def predict_with_neural_network(self, x, batch_size=1):
        return self._model.predict(x, batch_size=batch_size)

    def predict_with_rule_engine(self, x):
        return self._rule_registry.predict(x)

    def load(self, uuid):
        if self._verbose:
            print 'Loading model from S3. UUID: %s' % uuid

        j_uuid = gettempdir() + os.pathsep + str(uuid.uuid4()) + '.json'
        h5_uuid = gettempdir() + os.pathsep + str(uuid.uuid4()) + '.h5'

        self._s3_transfer.download_file(self._s3_archimedes_bucket, uuid + '.json', j_uuid)
        self._s3_transfer.download_file(self._s3_archimedes_bucket, uuid + '.h5', h5_uuid)

        model = model_from_json(open(j_uuid).read())

        return model

    def save(self):
        if self._verbose:
            print 'Saving model to S3 (JSON and H5). UUID: %s' % self._uuid

        f_name = gettempdir() + os.pathsep + self._uuid
        t_name = f_name + str(uuid.uuid4())

        open(t_name + '.json', 'w').write(self._model.to_json())
        self._model.save_weights(t_name + '.h5')

        self._s3_transfer.upload_file(t_name + '.json', self._s3_archimedes_bucket, self._uuid + '.json',
                                      extra_args={'ContentType': "application/json"})
        self._s3_transfer.upload_file(t_name + '.h5', self._s3_archimedes_bucket, self._uuid + '.h5')

        return self._uuid

    def init_model(self):
        self._uuid = str(uuid.uuid4())

        # Create new neural model
        self._model = Sequential()

        self._model.add(LSTM(self._input_block_length * 100, return_sequences=True, input_shape=(self._input_block_length, 1)))
        self._model.add(LSTM(self._input_block_length * 50, return_sequences=False))
        self._model.add(Dense(self._input_block_length * 10))
        self._model.add(Dense(self._input_block_length * 5))

        if self._verbose:
            print 'New model created. UUID: %s' % self._uuid

    def prepare_sequence(self, sequence, test=False):
        if self._verbose:
            if test:
                dataset = 'Test'
                dataset = 'Training'
            print 'Preprocessing sequence (%s). Unique symbols: %d' % (dataset, self.unique_symbols_count(sequence))

        X = np.ndarray((len(sequence) - self._input_block_length, self._input_block_length, 1))
        y = np.ndarray((len(sequence) - self._input_block_length, self.unique_symbols_count(sequence)))

        for i in range(len(sequence)-self._input_block_length):
            for j in range(self._input_block_length):
                X[i, j, 0] = sequence[i+j]

        for i in range(self._input_block_length, len(sequence) - self._input_block_length + self._input_block_length):
            y[i - self._input_block_length] = to_categorical([sequence[i]], self.unique_symbols_count(sequence))

        return X, y, self.unique_symbols_count(sequence)

    def setup_rules(self):
        if self._verbose:
            print 'Setting up rules...'

        # Initialize Rule registry
        self._rule_registry = RuleRegistry(self.symbol_count, input_block_length=self._input_block_length,
                                           resolution=self._resolution, verbose=self._verbose)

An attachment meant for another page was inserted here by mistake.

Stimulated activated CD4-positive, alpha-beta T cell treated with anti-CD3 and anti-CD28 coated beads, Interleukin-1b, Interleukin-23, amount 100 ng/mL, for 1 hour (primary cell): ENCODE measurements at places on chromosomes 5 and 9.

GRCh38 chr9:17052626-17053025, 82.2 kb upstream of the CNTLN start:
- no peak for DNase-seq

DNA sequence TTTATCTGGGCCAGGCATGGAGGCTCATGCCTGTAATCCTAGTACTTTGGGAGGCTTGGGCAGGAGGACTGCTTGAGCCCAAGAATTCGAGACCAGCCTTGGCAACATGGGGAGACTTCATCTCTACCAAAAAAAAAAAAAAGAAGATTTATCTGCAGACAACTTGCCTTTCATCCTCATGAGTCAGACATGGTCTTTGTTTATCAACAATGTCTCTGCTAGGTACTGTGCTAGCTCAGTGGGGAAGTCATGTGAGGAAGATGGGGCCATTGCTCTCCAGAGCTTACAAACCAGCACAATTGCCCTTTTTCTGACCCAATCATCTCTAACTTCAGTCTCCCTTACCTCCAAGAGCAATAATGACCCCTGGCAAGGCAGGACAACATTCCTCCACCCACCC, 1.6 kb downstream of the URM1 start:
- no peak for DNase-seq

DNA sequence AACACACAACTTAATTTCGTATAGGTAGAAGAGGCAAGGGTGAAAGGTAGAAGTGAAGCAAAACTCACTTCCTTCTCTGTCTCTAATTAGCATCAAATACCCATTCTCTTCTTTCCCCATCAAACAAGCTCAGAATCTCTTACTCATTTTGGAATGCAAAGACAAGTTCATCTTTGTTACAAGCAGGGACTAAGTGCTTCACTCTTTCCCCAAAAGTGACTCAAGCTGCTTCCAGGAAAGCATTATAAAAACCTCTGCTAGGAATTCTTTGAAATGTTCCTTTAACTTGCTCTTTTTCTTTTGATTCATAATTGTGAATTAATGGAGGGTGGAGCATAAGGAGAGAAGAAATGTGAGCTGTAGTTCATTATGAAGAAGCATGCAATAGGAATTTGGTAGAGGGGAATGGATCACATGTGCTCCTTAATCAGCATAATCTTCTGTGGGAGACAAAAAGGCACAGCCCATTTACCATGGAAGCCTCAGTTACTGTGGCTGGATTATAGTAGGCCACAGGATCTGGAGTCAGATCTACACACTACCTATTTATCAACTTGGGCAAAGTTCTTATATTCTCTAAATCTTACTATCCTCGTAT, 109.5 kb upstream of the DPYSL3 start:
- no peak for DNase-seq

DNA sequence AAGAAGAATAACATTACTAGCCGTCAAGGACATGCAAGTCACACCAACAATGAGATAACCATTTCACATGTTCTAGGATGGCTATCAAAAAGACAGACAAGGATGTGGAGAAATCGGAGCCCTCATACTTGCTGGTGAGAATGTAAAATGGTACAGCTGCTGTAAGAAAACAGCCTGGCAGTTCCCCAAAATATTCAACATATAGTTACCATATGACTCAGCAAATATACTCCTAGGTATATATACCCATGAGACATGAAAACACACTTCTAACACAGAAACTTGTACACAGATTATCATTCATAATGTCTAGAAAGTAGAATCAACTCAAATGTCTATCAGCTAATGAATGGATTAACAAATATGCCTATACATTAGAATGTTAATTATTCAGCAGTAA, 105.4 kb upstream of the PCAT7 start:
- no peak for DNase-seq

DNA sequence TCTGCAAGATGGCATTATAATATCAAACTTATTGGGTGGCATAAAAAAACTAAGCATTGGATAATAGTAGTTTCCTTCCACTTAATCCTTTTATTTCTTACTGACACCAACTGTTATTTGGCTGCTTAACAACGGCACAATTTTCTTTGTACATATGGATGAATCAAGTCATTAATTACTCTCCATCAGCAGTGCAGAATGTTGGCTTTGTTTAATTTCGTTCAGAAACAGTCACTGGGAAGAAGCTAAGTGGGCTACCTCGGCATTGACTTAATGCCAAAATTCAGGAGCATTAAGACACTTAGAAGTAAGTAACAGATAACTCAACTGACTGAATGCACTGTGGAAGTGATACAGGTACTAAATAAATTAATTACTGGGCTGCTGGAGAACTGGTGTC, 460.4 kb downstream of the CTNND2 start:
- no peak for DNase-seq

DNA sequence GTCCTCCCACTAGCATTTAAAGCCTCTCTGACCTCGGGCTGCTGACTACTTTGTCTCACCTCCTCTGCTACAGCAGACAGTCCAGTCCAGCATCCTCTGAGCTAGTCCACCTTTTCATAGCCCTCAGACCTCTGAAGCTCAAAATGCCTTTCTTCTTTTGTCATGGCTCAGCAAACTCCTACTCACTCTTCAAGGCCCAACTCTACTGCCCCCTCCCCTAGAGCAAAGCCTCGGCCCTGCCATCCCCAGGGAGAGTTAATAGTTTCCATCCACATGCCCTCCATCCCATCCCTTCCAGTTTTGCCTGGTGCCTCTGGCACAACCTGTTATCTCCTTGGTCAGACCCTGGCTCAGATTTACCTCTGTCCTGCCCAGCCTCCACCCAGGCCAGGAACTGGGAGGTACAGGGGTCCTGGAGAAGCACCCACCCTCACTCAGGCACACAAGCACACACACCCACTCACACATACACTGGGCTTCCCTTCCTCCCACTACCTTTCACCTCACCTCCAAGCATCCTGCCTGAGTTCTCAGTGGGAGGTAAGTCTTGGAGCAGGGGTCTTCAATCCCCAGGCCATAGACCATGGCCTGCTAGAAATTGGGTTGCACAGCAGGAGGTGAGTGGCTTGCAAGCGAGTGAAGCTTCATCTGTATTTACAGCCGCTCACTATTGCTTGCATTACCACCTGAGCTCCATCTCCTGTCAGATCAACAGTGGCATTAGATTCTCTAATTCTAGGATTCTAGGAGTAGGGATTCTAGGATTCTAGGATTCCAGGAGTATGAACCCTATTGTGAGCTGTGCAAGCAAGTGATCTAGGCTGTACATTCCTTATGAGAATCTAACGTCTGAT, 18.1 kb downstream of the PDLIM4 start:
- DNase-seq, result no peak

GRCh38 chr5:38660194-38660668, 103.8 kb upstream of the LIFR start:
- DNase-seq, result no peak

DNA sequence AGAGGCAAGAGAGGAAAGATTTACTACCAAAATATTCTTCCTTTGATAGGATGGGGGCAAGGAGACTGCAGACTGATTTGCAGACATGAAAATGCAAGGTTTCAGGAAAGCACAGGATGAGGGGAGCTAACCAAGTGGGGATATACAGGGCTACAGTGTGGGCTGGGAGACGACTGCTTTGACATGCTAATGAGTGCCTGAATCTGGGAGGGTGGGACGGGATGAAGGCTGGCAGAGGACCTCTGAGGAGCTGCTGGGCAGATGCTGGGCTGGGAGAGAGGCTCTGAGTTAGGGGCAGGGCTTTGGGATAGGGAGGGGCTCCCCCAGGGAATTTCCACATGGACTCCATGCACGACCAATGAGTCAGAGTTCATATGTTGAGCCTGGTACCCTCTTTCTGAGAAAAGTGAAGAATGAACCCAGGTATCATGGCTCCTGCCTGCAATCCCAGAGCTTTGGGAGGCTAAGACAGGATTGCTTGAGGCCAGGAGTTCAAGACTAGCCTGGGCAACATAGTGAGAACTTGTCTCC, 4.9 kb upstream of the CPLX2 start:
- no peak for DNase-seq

# Setup raw rules
        self._rule_registry.setup_rules(self.X, self.y)

    def unique_symbols(sequence):
        return np.unique(sequence)

    def unique_symbols_count(sequence):
        return len(SequenceProcessor.unique_symbols(sequence))

    def uuid(self):
        return self._uuid

    def sequence(self):
        return self._sequence

    def input_block_length(self):
        return self._input_block_length

    def model(self):
        return self._model

I know there are few comments and I’m going to enrich the whole code with them (before publishing it on Github). However it’s quite easy to understand how it works looking at the constructor:

  • Sequence preparation
  • Fuzzy rules setup (I’m going to show it in the next section)
  • Neural model setup

Indeed, in the main method, there are the following two lines:

# Create processor
processor = SequenceProcessor(sequence=train_set, test_sequence=test_set, input_block_length=2, resolution=5)…) is the starting point to do the whole job. Before showing how the rules work, I want to show a sample output:

Archimedes test
Generating sequence...
Preprocessing sequence (Training). Unique symbols: 6
Preprocessing sequence (Test). Unique symbols: 6
Setting up rules...
Initializing Rule registry...
Membership function ranges:
L0) array([ 0.  ,  0.  ,  0.25])
L1) array([ 0.25,  0.5 ,  0.75])
L2) array([ 0.75,  1.  ,  1.  ])
Generating antecedents and consequents...
(Antecedent: Fa(0)) -> (Consequent: Fc(0))
(Antecedent: Fa(1)) -> (Consequent: Fc(1))
(Antecedent: Fa(2)) -> (Consequent: Fc(2))
(Antecedent: Fa(3)) -> (Consequent: Fc(3))
(Antecedent: Fa(4)) -> (Consequent: Fc(4))
(Antecedent: Fa(5)) -> (Consequent: Fc(5))
Generating rules...
Generation complete. 24 raw rules created, 19974 skipped
Creating new model...
New model created. UUID: 99d34450-064e-4829-8843-9f781196c463
Compiling model...
Training model...
Train on 19998 samples, validate on 2998 samples
Epoch 1/3
19998/19998 [==============================] - 4s - loss: 1.1323 - acc: 0.6700 - val_loss: 0.6843 - val_acc: 0.8329
Epoch 2/3
19998/19998 [==============================] - 4s - loss: 0.5284 - acc: 0.8510 - val_loss: 0.4008 - val_acc: 0.8943
Epoch 3/3
19998/19998 [==============================] - 4s - loss: 0.4186 - acc: 0.8868 - val_loss: 0.3909 - val_acc: 0.8943
Fitting rules with neural engine...
Fitting complete. KB is made up of 9 rules:
R0) IF Fa(3)[L1] AND Fa(4)[L1] THEN [Fc(0)[L0], Fc(1)[L0], Fc(2)[L0], Fc(3)[L0], Fc(4)[L1], Fc(5)[L0]]
R1) IF Fa(1)[L1] AND Fa(4)[L1] THEN [Fc(0)[L0], Fc(1)[L0], Fc(2)[L0], Fc(3)[L1], Fc(4)[L0], Fc(5)[L0]]
R2) IF Fa(1)[L1] AND Fa(2)[L1] THEN [Fc(0)[L1], Fc(1)[L1], Fc(2)[L0], Fc(3)[L0], Fc(4)[L0], Fc(5)[L0]]
R3) IF Fa(0)[L1] AND Fa(3)[L1] THEN [Fc(0)[L0], Fc(1)[L2], Fc(2)[L0], Fc(3)[L0], Fc(4)[L0], Fc(5)[L0]]
R4) IF Fa(2)[L1] AND Fa(5)[L1] THEN [Fc(0)[L0], Fc(1)[L0], Fc(2)[L0], Fc(3)[L0], Fc(4)[L2], Fc(5)[L0]]
R5) IF Fa(4)[L1] AND Fa(5)[L1] THEN [Fc(0)[L0], Fc(1)[L0], Fc(2)[L0], Fc(3)[L2], Fc(4)[L0], Fc(5)[L0]]